Anyway, I don’t really want to talk aboutDiablo III. It’s just kind of a big-profile example of a problem facing all game developers. The point was brought up in a panel with the Romeros at Salt Lake Comic Con, reiterating a position Brenda Romero has stated on numerous occasions. While it was mostly applicable to “free to play” games, as I recall they mentioned the Diablo III auction house as another example. The problem with these games is that the designers are forced to serve two masters – game design versus maximized revenue stream. Guess which one wins out when the suits run the show?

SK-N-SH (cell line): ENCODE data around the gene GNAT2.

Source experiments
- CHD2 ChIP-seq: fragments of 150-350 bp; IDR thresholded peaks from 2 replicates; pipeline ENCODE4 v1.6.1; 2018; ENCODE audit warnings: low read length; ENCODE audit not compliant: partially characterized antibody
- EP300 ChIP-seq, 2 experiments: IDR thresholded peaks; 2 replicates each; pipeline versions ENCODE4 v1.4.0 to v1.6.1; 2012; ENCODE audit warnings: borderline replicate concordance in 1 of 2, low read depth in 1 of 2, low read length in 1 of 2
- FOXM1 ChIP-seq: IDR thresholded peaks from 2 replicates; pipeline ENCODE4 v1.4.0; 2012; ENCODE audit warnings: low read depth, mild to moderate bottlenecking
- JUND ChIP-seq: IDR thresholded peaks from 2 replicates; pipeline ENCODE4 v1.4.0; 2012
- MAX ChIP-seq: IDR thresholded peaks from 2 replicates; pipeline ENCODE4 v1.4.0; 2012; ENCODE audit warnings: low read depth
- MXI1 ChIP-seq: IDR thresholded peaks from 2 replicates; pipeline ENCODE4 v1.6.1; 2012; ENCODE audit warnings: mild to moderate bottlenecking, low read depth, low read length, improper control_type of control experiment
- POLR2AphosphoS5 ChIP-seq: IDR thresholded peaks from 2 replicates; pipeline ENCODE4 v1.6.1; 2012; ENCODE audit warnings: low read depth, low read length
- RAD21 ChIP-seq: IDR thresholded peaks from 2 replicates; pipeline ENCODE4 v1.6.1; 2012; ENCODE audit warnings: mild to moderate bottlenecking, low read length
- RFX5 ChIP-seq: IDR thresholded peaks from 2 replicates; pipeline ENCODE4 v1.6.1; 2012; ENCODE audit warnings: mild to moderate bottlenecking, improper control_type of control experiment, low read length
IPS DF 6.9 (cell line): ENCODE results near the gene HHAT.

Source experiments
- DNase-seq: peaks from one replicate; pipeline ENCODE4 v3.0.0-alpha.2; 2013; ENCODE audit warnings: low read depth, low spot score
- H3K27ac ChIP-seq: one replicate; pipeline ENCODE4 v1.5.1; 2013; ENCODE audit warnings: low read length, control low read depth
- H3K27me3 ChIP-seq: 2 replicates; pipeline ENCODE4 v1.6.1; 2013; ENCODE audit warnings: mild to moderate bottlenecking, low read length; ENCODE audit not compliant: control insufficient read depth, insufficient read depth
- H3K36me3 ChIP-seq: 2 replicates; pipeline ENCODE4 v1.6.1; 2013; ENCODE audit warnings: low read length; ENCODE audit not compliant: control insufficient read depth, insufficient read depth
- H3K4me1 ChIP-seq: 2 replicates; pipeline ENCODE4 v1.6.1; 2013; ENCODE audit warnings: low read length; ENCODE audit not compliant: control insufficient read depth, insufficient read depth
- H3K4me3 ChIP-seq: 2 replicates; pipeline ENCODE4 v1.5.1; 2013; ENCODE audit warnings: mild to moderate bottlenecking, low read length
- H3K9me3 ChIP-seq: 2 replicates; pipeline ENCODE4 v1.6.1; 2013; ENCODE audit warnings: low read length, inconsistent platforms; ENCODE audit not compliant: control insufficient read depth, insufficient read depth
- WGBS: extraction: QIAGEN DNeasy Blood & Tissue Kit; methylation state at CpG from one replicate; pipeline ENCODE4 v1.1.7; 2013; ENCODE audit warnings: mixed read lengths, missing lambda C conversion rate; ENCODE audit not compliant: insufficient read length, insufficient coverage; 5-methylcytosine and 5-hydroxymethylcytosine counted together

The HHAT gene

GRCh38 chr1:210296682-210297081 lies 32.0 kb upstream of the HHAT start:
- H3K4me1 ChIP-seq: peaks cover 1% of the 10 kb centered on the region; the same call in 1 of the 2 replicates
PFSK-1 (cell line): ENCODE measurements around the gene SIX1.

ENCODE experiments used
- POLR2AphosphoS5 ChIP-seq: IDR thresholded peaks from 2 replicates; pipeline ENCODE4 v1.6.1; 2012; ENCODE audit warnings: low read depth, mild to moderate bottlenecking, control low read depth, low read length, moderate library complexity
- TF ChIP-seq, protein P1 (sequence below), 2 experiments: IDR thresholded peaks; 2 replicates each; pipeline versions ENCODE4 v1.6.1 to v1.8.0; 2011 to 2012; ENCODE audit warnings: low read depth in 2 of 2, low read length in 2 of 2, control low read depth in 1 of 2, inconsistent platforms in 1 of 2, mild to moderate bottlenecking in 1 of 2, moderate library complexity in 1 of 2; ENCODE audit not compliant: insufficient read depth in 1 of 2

This is hardly unique to anybody. Any kind of game that is intended to extract money from players as they play – instead of acting as a product that you pay for up front – is going to face exactly this problem. With a product, it’s straightforward – you make the absolute best game possible that players will absolutely love, and they just can’t help themselves but want to buy and tell their friends about.
But when a game is more of a service, a recurring revenue generator, things get… weird. To make the game successful, you have to keep asking the player for money. You have to keep providing them motivation to part with their money. To borrow an analogy from the Comic Con panel, to pay for the free meals at your restaurant, you may have to charge for the plates and utensils – not to mention exorbitant charges to use the restroom! While many of the goals to make the “best game possible” run parallel to making “the most profitable game possible” (after all, if the game sucks, nobody will spend any money on it…), there are points where the two may diverge. Lots.